The USA is attempting to pass three laws in response to the 2019 protests in Hong Kong. If enacted, these new laws will impose significant measures on export control, sanctions enforcement and financial regulatory requirements on Hong Kong and China.

BC Tan, our Head of AML Research, took a closer look at what these laws will do and how these new laws will provide provisions to apply OFAC sanctions on officials from Hong Kong and China. This is time-sensitive stuff as the first set of designations may come into force as early as November.

Why Does This Matter?

In recent weeks, three important bills have been making their way through the US legislative process. These bills, namely, the Hong Kong Human Rights and Democracy Act of 2019, Protect Hong Kong Act of 2019 and the Hong Kong Policy Reevaluation Act of 2019 will have a profound impact on the regulatory landscape when enacted.

The Hong Kong Human Rights and Democracy Act is a bi-partisan bill that passed in Congress on 15 October and now awaits a vote in the Senate. If the bill is passed in Senate without amendments, it will be sent to the US President for final approval before becoming officially enacted.

There are two particularly important sections in the Hong Kong Human Rights and Democracy Act. The first is Section 5, which puts in place a framework to assess compliance with United Nations Sanctions and US Export Control Laws in Hong Kong and specifically highlights Hong Kong’s compliance regarding the control of Dual-Use Goods.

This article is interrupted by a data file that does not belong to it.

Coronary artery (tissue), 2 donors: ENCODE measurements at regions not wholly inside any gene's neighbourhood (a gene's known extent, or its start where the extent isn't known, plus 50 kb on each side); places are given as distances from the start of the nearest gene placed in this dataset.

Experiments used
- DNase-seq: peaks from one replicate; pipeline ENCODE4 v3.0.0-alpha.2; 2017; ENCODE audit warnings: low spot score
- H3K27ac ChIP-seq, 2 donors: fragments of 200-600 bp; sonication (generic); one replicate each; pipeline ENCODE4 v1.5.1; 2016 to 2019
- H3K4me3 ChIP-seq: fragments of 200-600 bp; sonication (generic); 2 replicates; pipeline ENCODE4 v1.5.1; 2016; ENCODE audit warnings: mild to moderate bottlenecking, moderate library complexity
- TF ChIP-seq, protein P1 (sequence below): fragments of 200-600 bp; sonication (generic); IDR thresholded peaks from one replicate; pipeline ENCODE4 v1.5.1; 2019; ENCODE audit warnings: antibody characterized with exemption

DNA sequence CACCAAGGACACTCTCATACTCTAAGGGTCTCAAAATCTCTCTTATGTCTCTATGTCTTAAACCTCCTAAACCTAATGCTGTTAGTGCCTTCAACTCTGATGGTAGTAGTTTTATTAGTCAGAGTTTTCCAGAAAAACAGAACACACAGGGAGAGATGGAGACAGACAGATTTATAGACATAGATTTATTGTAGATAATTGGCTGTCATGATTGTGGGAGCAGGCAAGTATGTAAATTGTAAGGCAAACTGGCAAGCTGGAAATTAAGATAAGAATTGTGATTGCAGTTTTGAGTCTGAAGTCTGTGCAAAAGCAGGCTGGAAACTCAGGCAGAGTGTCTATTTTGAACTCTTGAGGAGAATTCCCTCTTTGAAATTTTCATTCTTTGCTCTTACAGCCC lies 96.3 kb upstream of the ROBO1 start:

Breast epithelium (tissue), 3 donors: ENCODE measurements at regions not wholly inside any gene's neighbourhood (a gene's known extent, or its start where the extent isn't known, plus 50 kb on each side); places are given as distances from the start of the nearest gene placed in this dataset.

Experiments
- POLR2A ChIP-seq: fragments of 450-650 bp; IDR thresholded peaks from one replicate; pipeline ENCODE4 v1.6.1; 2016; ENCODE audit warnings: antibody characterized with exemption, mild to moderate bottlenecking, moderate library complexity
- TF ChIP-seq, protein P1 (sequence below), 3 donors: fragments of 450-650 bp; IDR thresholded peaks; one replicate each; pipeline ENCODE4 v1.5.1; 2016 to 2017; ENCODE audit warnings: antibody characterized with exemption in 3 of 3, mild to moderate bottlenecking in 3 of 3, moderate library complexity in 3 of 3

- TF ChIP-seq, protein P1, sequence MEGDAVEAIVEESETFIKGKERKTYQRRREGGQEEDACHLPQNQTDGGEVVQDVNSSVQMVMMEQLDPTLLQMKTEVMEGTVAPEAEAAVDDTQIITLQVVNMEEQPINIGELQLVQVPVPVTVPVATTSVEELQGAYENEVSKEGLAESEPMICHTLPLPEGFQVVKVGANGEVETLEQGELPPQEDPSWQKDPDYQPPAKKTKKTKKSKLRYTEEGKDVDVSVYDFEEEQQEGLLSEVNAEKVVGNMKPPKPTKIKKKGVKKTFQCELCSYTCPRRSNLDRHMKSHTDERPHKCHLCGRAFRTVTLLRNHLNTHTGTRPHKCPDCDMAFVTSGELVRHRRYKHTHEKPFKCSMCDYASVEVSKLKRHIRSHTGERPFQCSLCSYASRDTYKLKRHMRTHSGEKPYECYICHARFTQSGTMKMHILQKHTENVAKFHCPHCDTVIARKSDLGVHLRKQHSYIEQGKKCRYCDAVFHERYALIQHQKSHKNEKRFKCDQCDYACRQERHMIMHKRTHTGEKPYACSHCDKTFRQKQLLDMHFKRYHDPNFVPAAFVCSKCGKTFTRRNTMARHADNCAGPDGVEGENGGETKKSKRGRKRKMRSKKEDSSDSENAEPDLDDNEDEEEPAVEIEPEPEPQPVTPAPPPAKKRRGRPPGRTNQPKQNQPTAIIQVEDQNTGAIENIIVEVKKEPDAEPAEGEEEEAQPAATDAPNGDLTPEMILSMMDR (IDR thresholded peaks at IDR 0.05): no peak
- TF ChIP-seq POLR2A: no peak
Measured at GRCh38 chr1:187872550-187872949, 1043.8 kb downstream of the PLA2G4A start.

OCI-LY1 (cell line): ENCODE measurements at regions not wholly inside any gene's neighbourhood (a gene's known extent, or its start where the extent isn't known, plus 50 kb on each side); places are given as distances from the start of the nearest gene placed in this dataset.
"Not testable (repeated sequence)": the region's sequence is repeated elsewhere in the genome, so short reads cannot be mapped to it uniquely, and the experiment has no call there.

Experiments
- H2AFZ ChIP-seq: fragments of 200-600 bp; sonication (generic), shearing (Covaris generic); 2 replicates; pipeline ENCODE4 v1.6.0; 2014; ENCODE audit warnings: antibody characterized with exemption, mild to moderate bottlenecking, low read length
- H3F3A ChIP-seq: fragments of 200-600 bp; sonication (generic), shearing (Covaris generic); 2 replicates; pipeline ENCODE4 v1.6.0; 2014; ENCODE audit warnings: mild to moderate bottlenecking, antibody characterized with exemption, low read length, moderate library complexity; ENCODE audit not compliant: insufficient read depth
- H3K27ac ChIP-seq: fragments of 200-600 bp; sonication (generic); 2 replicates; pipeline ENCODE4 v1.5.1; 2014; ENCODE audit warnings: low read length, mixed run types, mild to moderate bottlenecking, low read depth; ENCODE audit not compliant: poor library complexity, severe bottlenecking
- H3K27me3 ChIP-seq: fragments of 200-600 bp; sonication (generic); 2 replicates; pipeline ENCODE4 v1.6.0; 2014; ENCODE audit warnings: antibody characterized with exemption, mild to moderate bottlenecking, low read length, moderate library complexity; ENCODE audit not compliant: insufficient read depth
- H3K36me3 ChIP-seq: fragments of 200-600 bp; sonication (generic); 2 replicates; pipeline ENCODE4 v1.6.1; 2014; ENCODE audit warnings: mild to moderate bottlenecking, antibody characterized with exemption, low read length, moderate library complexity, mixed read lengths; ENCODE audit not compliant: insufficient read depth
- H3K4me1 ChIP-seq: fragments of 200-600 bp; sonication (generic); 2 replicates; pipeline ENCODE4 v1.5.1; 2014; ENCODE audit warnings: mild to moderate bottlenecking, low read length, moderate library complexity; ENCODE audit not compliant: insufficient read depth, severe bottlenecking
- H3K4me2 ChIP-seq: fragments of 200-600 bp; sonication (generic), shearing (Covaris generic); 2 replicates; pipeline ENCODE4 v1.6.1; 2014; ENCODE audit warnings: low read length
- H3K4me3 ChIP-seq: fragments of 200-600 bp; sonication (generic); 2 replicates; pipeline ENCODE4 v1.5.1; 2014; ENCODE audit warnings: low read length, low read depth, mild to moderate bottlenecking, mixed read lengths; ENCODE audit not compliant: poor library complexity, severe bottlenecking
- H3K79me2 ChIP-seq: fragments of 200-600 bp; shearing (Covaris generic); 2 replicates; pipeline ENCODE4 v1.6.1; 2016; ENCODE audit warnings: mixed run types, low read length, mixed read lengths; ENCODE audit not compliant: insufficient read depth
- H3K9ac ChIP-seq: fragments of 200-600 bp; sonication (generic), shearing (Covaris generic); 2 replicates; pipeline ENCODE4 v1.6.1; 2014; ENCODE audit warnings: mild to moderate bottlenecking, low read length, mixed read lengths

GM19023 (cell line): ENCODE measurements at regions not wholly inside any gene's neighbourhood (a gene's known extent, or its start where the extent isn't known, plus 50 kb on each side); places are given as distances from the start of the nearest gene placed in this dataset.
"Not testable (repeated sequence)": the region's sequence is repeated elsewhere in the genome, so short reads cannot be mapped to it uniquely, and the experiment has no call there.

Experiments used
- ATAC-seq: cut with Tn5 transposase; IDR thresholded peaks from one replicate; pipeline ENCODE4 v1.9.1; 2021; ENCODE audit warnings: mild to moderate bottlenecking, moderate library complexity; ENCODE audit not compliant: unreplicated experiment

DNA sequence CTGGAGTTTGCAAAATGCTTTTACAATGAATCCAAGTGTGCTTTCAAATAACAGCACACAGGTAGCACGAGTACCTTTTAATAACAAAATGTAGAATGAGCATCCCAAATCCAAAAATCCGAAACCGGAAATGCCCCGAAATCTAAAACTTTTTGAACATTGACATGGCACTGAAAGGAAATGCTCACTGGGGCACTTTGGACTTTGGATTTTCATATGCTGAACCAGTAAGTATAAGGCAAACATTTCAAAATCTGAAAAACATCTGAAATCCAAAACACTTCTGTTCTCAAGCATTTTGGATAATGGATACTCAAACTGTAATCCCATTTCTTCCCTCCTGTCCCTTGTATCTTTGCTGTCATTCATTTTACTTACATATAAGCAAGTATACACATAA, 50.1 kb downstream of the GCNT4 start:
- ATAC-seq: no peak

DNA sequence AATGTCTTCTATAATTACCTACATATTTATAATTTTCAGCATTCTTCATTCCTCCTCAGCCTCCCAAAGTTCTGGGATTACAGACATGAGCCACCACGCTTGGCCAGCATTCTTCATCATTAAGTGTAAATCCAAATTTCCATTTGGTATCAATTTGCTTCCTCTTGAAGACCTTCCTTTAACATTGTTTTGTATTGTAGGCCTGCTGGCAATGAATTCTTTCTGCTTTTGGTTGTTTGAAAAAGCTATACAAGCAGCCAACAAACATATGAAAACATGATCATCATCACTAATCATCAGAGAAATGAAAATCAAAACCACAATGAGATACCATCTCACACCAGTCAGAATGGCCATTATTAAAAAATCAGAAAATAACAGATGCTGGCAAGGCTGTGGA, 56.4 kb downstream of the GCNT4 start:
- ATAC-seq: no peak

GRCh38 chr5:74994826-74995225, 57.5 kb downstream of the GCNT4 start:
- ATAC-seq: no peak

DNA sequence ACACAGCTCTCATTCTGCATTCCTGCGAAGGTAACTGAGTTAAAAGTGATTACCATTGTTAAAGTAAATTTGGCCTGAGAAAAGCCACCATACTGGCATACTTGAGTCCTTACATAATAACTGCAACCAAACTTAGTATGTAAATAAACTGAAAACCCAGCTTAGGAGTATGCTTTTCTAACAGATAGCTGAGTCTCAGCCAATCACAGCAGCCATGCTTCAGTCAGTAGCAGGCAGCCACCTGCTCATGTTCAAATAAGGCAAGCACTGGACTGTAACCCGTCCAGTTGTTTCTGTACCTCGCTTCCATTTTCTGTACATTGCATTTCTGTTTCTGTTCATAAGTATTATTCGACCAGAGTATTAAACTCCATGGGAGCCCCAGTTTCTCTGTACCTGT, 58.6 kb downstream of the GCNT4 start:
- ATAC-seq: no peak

It will also assess its enforcement of UN Sanctions and Embargoes imposed on Iran, the DPRK, Terrorism, WMD, narcotics trafficking and other persons posing a threat to the national security, foreign policy and economy of the US.

Hong Kong’s regulations comply to the United Nations Security Council through the United Nations Sanctions Ordinance and the United Nations (Anti-Terrorism Measures) Ordinance.

However, while Hong Kong regulators have in the past circulated selected OFAC sanctions designations to the regulated industries, there remains no legal provision for the application of OFAC sanctions requirements in Hong Kong.

As a result, Section 5 of the proposed Hong Kong Human Rights and Democracy Act will effectively compel Hong Kong to apply OFAC sanctions in practice.

Section 7

Section 7 is the second critical section of the Hong Kong Human Rights and Democracy Act. This section will put in place procedures in the identification of entities and individuals who are deemed by the US to have undermined the fundamental freedoms and autonomy in Hong Kong, which effectively includes extrajudicial rendition, arbitrary detention, torture, or forced confession of any person in Hong Kong.

It is important to note that Section 7 provides provisions for the use of the International Emergency Economic Powers Act (IEEPA) to apply asset freezing measures; OFAC Sanctions are legally empowered by the IEEPA act.